Just as a man may be worried about how an exposed skin rash can make his face or arms look (and about what message such a rash may send to a potential sexual partner), so is he concerned when a penis rash rears its ugly head. Often the penis rash is due to penis health issues, sometimes including the ghastly presence of an STI. But in other cases the rash is simply a dermatological issue, a skin rash that just happens to appear on the penis. That can be the case with pityriasis lichenoides, a skin eruption that is little-known.

About pityriasis lichenoides

As is often the case, the name pityriasis lichenoides makes it sound more formidable and dangerous than it actually is. “Pityriasis” is from a Greek word meaning “bran,” and it refers to skin that is flaky or scaly. “Lichenoides” refers to the physical appearance of the rash.

Typically, this rash first presents as bright red oval spots, sometimes flat, sometimes raised like a bump. They can vary in size from 2 mm to 10 mm in diameter. But the spots change, turning into blisters with fluid inside, and then into crusty ulcers. The spots often appear in clusters as an identifiable rash, but sometimes there can be “loners” which occupy an area of skin fairly far away from other spots.

A trio

There are three forms of pityriasis lichenoides, all of which are rare. One form is considered serious. The forms are listed below, referred to in the acronym form by which they are frequently known.

– PLEVA is the one most likely to cause a penis rash, as it tends to occur on the penis in about 10% of cases (usually while also appearing elsewhere on the body). The penis rash may cause itching or a slight burning situation, but often it has no noticeable effects. Without treatment, the rash can last for 6 weeks to about 18 months, usually coming and going several times during the lengthier time frames. PLEVA sometimes leaves behind scarring or some skin discoloration.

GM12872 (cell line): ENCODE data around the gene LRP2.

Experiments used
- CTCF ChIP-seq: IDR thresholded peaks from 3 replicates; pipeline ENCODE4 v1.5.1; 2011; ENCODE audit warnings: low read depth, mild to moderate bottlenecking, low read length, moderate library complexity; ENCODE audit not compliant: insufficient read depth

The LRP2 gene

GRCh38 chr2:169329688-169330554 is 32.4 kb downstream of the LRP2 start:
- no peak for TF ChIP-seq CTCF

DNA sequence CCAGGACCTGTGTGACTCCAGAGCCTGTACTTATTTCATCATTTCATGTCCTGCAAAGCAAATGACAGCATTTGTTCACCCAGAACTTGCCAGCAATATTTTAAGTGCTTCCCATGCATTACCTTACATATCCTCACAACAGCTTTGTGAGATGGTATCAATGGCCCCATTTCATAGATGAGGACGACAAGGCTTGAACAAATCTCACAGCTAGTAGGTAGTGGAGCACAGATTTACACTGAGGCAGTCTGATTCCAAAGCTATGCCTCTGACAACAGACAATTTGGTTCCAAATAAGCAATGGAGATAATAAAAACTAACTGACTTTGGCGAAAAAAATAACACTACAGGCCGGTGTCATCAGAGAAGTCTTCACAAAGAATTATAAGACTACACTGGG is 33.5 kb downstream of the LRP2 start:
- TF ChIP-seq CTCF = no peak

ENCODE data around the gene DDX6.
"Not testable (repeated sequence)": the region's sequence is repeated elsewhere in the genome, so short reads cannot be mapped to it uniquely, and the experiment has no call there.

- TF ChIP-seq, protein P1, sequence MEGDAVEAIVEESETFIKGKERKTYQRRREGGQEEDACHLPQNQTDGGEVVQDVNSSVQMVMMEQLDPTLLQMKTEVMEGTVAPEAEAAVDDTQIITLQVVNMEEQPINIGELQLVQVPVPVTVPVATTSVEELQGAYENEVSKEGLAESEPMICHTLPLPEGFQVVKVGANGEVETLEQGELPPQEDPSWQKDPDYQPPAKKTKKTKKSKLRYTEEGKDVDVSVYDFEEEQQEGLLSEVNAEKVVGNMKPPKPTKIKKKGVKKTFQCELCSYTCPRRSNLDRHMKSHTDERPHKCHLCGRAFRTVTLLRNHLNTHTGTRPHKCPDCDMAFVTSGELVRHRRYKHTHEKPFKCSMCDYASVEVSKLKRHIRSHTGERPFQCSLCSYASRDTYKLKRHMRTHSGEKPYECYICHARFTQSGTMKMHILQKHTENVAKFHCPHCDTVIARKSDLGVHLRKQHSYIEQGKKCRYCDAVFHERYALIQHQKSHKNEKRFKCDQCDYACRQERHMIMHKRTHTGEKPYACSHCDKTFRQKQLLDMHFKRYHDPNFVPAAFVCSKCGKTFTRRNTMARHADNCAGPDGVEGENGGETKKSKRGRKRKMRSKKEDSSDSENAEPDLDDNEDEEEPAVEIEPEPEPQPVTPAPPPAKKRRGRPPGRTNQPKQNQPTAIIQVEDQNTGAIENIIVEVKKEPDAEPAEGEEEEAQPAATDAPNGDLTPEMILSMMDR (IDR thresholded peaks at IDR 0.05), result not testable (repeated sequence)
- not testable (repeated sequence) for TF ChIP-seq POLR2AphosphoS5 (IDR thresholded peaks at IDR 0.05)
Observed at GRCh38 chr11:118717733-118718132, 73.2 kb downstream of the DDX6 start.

– PLC is somewhat more common than PLEVA, and less likely to occur as a penis rash (though still possible). It is milder than PLEVA, with the spots less noticeable and rarely any subsequent scarring.

– FUMHD is the rarest form and the one which is considered quite serious. The spots tend to appear as red or black ulcers, and there are usually other symptoms, including a high fever, severe stomach pain, diarrhea, pains in the joints, interference with breathing and variations in mental state. A doctor should be seen right away.

Treatment

PLEVA and PLC are self-resolving, but because it can take months, many people prefer to have a doctor help the process along. Antibiotics shorten the length of time the disease is present, and steroids can help to make the rash go away. FUMHD requires hospitalization for treatment.

Although a penis rash can be off-putting, pityriasis lichenoides is not known to be contagious.

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